Get to know Carnovsky

Carnovsky Nuvango Digital Fabrik

On November 20th, the day following the public opening of our Carnovsky RGB: A Voyage exhibit, we invited a few close friends and art enthusiasts to the gallery for an intimate Q&A with Francesco & Silvia, the Milanese duo behind Carnovsky. We knew not everyone would be able to join us, so our team transcribed the interview for global enjoyment. Below you can read some of the highlights of our interview.

Don’t feel like reading? Lucky you, we also recently launched an introspective artist video on the couple. Nuvango talked to the duo about their process, inspirations, collaboration with Nuvango as well as caught up with them while they took in the city of Toronto. We recommend you check out the video and if you can swing it, make your way to our gallery for our Carnovsky closing party. It’s a free event but we ask you give us a heads up here so we know how many Carnovsky fans to expect.

Special thanks to Motioneer for the video and Digital Fabrik and LoraxGirl for the artist portraits.

Get to know Carnovsky!
Interviewed by Nuvango's Brian Dunn  & transcribed by Rachelle (Ro) Sabourin

NuvangoSilvia, Frans [Francesco], maybe you can tell us a little bit about how the two of you came to be Carnovsky, how did you meet?

Carnovsky:  Silvia: I’m Colombian, I studied industrial design, and Frans [Francesco] is Italian and he studied art and design as well. We met in Milan in 2004, we were working on our Masters in Design, and after that we decided that we wanted to work together - in 2007 we started Carnovsky (the name comes from Philip Roth, an American writer). When we started, we actually didn't really know what we wanted to do, or how to make this into a job. We didn’t have clients, we didn’t know where to start. We could have made anything from furniture to - well we could do whatever we wanted. So we started experimenting, and we worked with the things we liked most, with lights and printing. So we made photos, we made experiments, and after some time we ended up working with RGB, we understood how it worked.

Nuvango:  You said you were doing a Masters of design, and from there you decided that you didn't really want to do what you were going to school for, but you sort of wanted to jump into something creatively that the two of you found a common interest in; so if we look at the work behind us, this is called Landscape number tw for those who don’t know, it’s filled with imagery that is of a different age, it looks very 17th/18th century - can you speak to the inspiration that you used for this particular piece and also your work in general.

Carnovsky:  Francesco: We always work with ancient engravings or etchings that we seen in various books, so for inspiration we start with some particular image and then we start to double up a piece. So in this particular piece, there is a landscape where we put together two worlds, one more exotic and one is more related with old-Europe and the way these two worlds are connected, it’s about a voyage, the discovery of North America, you can find many bizarre details, many histories.

Nuvango: I noticed that you've got your blue layer, which is the hardest to see under regular light, it’s very much a nautical scene, and then you’ve got your green layer which is very tropical and lush, and then the more colonized, futile layer in red. Is there a specific process that you go through with each different colour, is there a colour you always use first? How does that effect the next colour that you work with, or does it?

Carnovsky: Silvia: This piece in particular, we worked from the blue layer, which is not usually what we do. We start by talking about what it’s going to be about, this layer will be about the jungle, this one a classic landscape. We actually start creating based on the layer that you see most under the white light, it’s so important, because it gives the structure, so that’s how we normally start. Instead, this one we started from the blue because we really love the sea, and we worked a lot on it, it’s not that easy to put three images together that look good under white light, and that make sense when they change. You’re working with each image at the same time, so the first try it didn't work, but we kept working and working and it worked!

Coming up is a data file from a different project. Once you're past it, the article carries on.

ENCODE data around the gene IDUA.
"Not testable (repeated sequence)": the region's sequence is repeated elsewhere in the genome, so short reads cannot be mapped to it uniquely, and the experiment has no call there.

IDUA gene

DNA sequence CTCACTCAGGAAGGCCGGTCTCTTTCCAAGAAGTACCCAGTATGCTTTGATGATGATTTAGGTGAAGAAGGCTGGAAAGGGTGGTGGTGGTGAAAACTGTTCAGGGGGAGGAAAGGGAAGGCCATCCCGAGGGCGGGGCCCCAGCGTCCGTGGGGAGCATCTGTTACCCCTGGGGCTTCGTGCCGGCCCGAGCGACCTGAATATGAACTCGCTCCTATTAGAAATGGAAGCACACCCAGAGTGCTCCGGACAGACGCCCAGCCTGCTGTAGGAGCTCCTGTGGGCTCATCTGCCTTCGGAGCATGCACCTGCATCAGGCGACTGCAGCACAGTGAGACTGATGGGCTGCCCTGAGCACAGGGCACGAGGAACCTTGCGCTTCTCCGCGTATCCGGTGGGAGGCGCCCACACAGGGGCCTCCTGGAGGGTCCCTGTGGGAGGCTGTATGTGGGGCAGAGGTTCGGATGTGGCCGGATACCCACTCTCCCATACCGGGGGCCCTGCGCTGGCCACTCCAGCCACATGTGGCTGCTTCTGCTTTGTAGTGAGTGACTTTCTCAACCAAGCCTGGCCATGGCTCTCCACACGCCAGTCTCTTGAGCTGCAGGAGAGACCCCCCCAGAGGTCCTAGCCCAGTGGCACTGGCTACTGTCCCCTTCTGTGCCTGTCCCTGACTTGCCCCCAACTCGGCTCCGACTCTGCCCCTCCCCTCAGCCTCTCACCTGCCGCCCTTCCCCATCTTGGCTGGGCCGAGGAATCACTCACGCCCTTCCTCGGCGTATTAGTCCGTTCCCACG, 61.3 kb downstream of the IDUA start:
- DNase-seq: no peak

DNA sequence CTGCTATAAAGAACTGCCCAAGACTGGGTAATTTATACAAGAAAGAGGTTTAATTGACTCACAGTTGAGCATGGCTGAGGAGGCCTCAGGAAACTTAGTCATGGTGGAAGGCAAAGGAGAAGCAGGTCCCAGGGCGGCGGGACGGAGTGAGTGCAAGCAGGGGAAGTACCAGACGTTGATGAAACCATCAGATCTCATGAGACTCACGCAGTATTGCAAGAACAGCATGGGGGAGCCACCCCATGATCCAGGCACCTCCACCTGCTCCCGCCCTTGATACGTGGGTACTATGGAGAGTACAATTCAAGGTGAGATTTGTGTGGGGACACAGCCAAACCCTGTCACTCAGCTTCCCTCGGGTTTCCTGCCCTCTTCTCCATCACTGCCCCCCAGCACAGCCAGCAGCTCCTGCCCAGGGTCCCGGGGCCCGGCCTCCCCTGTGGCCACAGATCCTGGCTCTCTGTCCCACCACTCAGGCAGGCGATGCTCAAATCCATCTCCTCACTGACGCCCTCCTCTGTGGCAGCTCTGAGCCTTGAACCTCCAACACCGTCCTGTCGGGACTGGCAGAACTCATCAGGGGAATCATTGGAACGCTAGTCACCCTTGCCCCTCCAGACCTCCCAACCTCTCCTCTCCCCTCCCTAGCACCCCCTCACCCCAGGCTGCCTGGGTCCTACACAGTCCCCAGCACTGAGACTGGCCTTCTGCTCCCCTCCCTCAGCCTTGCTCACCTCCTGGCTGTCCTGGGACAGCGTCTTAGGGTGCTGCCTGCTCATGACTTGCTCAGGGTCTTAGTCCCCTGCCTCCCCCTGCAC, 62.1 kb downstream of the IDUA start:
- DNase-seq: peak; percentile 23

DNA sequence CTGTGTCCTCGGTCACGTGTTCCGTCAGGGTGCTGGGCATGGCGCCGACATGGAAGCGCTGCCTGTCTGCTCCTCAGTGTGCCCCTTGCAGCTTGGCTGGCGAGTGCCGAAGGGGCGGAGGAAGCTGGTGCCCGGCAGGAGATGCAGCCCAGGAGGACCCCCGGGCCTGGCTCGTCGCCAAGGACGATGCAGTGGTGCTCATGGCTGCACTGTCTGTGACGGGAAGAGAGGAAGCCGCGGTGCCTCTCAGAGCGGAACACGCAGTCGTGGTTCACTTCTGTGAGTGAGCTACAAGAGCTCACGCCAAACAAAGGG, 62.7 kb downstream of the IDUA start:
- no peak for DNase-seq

Nuvango: You just mentioned there that the first one you tried it failed, maybe you could speak to some of the processes over the years that you've attempted which didn't work, and how that helped develop what we currently see.

Carnovsky:  Francesco: The point is RGB is difficult to do, because you cannot simply put three images together and expect that they work well. Sometimes you just work for months or weeks on one image and you realize they just don't work, and so you have to dump it and start over again.

Nuvango: This is quite obviously a massive piece [Landscape #2], how do you render all the detail and see the entire image, is that difficult to plan?

Carnovsky:  Francesco: Yes, it’s difficult because of course we work on a computer so on the screen you can enlarge to check detail, but it’s difficult to imagine the work as an architectural scape, so basically the idea is to go back and forth between small scale and very large scale, sometimes it’s difficult to understand how we reproduce, the process is quite difficult.

Nuvango: Let’s talk about some of the other pieces, we’ve got a series of six prints here, limited edition - 40 only of each, these are called the Atmospheric series, and to my right is the Rosone series. These were all created in different time periods of your career, so the wallpaper is the most recent, the Rosone are from very early in your career, with the Atmospheric series landing in between, so what can you tell us about the inspiration for these or what you were trying to achieve?

Carnovsky: Francesco: Rosone series we started to design in 2010. 

Silvia: These were the first things we were to present, the first exhibition we made - when we imagined them, we were thinking they were going to go on the ceiling around a light fixture, but when we were working on them and with so much colour, we liked that they looked like an iris of an eye and as they change, each one has a story. The last three from 2010 were when we started working with nature, but it was nature in general, reptiles, insects, mammals, and the other ones are like a sort of mirror of a specific theme, one is just about the jungle, and the other one is just about the sea. 

Francesco: The landscapes are from 2013, they come from the idea of the atmosphere of phenomena, skies and clouds, it’s interesting because they are just made of a few layers and if you combine them in a different manner, they create completely different images with different colours